The sponsor of a clinical trial or study is responsible for ensuring the quality of data and safety of participants. Quality assurance and quality control methods are implemented to achieve this. Quality assurance systems ensure that the conduct of the trial is in accordance to the protocol, Good Clinical Practice (GCP) guidelines and the applicable regulatory guidelines. Additionally, they also safeguard the integrity of the data generated from the trial.
One of the prerequisites of a quality assurance system is documented Standard Operating Procedures (SOPs) and written agreements. Ideally, the institute delegated by the sponsor to coordinate the trial would develop a set of SOPs relating to all stages of a clinical trial. If trials are run through clinical trials units, then the latter will have template SOPs for a number of processes that are then used to produce customised trial specific working practices/working instructions.
Quality assurance is implemented through quality control and auditing. Operational techniques and activities that are undertaken within the quality assurance system are referred to as quality control activities. Quality control should be applied to each stage of data handling. The main objective of quality control is to ensure data reliability and that the data has been processed correctly. This will further avoid exposure of trial participants to unnecessary risks, and avoid false conclusions to be drawn from the data. Quality control is applicable to the teams involved in planning, conducting, monitoring, evaluating, data handling and reporting.
Some examples of quality control are:
- Specifications and instructions for anticipated protocol deviations
- Training of the research team members (on an ongoing basis) on the protocol, applicable regulatory requirements and GCP guidelines.
- Clear allocation of responsibilities and duties within the team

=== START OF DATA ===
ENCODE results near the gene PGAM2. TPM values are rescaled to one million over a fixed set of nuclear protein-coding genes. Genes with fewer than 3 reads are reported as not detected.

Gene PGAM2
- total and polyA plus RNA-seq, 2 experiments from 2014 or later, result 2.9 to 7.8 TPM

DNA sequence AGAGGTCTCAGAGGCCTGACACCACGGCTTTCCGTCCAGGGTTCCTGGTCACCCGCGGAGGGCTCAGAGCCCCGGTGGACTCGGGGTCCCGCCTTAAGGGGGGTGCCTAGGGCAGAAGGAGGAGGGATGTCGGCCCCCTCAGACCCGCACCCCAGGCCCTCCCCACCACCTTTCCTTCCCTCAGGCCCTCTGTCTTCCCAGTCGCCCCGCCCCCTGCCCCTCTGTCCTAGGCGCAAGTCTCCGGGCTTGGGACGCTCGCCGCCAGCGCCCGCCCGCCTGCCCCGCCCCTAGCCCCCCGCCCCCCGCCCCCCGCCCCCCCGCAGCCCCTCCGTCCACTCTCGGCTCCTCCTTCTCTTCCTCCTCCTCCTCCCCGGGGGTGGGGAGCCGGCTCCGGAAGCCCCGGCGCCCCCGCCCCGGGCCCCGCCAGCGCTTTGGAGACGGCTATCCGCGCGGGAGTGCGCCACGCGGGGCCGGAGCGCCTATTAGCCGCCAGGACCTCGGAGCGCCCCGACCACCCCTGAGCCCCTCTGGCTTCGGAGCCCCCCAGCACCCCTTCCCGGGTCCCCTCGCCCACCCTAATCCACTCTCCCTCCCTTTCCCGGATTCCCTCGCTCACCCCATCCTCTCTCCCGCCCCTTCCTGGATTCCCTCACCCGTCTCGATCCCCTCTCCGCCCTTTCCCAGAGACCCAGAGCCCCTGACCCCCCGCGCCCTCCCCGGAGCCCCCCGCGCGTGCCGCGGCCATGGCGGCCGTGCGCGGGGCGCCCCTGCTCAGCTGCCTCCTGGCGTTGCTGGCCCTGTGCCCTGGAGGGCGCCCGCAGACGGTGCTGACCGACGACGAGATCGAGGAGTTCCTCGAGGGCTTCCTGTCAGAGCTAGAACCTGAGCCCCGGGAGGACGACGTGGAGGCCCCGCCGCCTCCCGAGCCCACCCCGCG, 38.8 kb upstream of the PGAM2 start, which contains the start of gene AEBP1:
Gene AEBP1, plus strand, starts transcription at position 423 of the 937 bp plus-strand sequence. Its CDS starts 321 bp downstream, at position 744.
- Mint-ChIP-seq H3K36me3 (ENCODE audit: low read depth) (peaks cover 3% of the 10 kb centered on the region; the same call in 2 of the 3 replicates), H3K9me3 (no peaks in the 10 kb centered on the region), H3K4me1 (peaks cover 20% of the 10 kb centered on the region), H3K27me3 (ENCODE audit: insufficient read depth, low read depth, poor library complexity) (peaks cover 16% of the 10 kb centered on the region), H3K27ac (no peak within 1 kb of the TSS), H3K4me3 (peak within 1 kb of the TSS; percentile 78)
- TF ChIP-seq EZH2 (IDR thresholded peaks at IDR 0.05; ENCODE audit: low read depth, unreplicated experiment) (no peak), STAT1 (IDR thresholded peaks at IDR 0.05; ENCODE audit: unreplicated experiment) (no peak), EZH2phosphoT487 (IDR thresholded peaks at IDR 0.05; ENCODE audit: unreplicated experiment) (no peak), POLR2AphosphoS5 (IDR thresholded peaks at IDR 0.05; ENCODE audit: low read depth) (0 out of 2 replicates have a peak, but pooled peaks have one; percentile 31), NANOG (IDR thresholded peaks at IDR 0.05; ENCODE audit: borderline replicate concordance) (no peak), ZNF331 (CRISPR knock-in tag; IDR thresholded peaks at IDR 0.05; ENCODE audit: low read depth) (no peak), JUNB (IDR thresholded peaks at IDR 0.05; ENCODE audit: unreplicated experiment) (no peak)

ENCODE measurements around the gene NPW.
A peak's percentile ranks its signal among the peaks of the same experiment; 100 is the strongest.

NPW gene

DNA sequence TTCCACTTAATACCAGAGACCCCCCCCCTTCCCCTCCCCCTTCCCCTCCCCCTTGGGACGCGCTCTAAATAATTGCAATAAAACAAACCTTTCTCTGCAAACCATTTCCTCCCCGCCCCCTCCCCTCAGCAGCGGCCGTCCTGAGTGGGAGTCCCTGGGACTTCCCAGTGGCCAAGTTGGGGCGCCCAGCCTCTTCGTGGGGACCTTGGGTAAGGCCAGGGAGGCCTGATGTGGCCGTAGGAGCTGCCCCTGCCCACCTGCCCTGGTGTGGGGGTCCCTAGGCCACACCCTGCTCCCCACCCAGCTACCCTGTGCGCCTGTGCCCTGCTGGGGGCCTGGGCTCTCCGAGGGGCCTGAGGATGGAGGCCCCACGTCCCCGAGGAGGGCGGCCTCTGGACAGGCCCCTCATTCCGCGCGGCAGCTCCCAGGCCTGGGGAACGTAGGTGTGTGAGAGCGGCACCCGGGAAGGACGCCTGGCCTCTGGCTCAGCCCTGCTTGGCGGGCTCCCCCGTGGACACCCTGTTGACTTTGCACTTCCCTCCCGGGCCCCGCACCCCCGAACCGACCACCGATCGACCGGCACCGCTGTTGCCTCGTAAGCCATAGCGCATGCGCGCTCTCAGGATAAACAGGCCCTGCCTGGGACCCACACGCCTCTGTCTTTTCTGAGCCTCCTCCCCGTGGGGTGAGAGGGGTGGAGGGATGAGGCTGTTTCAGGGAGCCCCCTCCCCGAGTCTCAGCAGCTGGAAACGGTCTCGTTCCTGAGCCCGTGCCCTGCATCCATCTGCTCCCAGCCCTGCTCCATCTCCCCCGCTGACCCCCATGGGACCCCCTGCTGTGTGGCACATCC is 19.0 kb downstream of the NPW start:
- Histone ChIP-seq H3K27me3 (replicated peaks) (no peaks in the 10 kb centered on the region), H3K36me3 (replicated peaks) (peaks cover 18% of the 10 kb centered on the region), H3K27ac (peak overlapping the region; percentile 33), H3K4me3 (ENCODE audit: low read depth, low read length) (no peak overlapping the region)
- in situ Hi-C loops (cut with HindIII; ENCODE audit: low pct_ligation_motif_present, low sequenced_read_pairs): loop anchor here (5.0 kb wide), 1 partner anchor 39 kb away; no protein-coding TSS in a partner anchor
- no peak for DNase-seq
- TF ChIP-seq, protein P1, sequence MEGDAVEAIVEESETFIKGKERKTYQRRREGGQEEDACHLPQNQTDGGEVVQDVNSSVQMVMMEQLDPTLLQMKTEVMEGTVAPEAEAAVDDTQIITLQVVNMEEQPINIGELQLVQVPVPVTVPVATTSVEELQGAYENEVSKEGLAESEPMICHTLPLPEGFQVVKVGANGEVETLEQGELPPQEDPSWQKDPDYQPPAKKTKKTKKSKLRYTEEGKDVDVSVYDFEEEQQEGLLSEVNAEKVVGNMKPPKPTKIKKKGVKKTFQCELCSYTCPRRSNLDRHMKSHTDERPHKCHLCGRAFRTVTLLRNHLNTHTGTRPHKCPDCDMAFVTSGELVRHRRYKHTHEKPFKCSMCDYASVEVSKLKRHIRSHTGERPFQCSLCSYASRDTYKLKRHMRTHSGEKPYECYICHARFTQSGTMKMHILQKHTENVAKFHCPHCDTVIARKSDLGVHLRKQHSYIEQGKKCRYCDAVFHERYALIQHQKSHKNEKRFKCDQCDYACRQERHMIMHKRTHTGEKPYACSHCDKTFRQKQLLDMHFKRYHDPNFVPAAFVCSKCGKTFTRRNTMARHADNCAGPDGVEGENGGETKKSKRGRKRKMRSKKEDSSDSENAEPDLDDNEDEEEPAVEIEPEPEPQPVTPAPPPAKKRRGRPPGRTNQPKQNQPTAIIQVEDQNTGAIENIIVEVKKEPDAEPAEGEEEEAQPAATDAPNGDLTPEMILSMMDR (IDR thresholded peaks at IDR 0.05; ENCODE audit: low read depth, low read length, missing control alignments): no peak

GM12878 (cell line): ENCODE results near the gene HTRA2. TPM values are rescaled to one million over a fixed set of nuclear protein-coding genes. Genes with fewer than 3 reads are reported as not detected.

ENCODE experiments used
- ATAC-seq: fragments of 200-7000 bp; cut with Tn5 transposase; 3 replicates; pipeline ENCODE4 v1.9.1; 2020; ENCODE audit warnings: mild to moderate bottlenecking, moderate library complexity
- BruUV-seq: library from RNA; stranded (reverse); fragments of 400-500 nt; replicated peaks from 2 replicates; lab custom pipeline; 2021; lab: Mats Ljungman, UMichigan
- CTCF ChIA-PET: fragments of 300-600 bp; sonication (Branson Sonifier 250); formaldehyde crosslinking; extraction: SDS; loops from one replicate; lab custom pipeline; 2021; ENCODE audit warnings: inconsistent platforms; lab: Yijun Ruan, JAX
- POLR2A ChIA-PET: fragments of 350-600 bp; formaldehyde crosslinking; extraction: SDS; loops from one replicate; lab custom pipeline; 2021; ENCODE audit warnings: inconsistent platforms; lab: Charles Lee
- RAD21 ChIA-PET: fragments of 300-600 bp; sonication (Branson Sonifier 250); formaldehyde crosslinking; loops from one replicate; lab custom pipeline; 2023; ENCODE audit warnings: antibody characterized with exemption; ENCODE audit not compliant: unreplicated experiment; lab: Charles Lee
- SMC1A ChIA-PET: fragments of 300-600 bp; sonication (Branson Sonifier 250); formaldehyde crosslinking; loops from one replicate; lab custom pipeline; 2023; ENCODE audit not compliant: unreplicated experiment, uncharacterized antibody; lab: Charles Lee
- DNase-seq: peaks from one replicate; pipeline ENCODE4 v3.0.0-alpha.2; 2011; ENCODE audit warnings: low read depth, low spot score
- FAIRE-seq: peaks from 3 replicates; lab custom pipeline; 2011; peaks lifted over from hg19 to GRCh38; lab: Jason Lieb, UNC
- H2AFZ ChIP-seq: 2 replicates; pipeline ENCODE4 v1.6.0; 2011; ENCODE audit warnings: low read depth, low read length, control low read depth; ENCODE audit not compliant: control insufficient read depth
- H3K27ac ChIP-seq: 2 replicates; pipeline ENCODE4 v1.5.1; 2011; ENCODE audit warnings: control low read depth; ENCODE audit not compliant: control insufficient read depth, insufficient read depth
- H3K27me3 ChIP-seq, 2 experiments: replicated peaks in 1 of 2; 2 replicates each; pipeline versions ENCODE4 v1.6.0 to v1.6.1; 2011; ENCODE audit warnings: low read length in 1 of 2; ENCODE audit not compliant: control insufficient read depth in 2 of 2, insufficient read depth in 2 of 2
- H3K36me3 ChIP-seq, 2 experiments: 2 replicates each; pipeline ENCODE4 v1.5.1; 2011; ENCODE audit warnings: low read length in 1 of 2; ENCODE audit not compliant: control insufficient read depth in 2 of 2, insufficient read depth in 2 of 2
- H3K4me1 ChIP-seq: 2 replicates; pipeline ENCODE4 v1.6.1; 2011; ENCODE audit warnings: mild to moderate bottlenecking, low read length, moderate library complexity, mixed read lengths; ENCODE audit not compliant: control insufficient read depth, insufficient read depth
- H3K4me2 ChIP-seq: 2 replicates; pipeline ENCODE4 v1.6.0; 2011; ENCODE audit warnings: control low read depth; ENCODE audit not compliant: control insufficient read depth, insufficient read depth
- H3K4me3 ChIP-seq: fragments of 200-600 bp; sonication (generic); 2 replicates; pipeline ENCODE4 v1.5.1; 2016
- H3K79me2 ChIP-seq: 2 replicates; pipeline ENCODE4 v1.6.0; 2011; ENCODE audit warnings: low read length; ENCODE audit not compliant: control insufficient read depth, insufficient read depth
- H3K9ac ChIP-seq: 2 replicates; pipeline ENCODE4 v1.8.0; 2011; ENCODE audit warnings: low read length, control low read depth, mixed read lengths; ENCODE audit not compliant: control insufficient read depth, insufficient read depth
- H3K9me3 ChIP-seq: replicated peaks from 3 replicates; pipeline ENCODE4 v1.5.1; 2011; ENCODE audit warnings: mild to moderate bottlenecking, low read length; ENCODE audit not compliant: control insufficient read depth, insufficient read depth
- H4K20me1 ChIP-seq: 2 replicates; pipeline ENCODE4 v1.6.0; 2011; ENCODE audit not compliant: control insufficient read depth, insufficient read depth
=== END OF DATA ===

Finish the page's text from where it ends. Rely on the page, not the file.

- Development of plans for monitoring, study feasibility, safety reporting, etc.
From a regulatory perspective, clinical trial sites, sponsor or Contract Research Organisation’s facilities may be inspected by the Central Drugs Standard Control Organization (CDSCO). CDSCO may conduct an inspection to verify compliance to GCP guidelines, verify credibility and integrity of clinical trial data generated, and compliance to applicable regulatory provisions. These inspections may be conducted before, during or after a clinical trial is completed. The inspection may be a part of routine surveillance or due to a specific reason(s). For example, data irregularities or vulnerability of trial participants may trigger an inspection. It is important that the sponsor is aware that an inspection may be conducted, and ensures that the quality of the trial and safety of participants is maintained throughout the trial.
The next sub-sections of this routemap provide information on some of the documents that should be prepared for a trial, to ensure its quality:
References and further reading
- Good Clinical Practices for Clinical Research in India, Central Drugs Standard Control Organization, Ministry of Health and Family Welfare, 2001, available online (last accessed on 26.02.2019).
- ICH Harmonised Guideline, Integrated Addendum to ICH E6(R1): Guideline for Good Clinical Practice E6(R2), current step 4 version, dated 9th November 2016, available online (last accessed on 26.02.2019).
- Further reading for clinical trial inspection: Guidance on Clinical Trial Inspection, Central Drugs Standard Control Organization, Ministry of Health and Family Welfare, 2010, available online (last accessed 0n 26.02.2019).